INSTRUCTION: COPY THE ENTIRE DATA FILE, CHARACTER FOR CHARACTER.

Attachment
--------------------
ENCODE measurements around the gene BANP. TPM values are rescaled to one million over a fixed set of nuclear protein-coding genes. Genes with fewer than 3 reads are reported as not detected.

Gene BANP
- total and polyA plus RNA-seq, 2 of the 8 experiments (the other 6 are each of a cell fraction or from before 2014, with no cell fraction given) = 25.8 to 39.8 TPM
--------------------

ENCODE measurements around the gene BANP. TPM values are rescaled to one million over a fixed set of nuclear protein-coding genes. Genes with fewer than 3 reads are reported as not detected.

Gene BANP
- total and polyA plus RNA-seq, 2 of the 8 experiments (the other 6 are each of a cell fraction or from before 2014, with no cell fraction given) = 25.8 to 39.8 TPM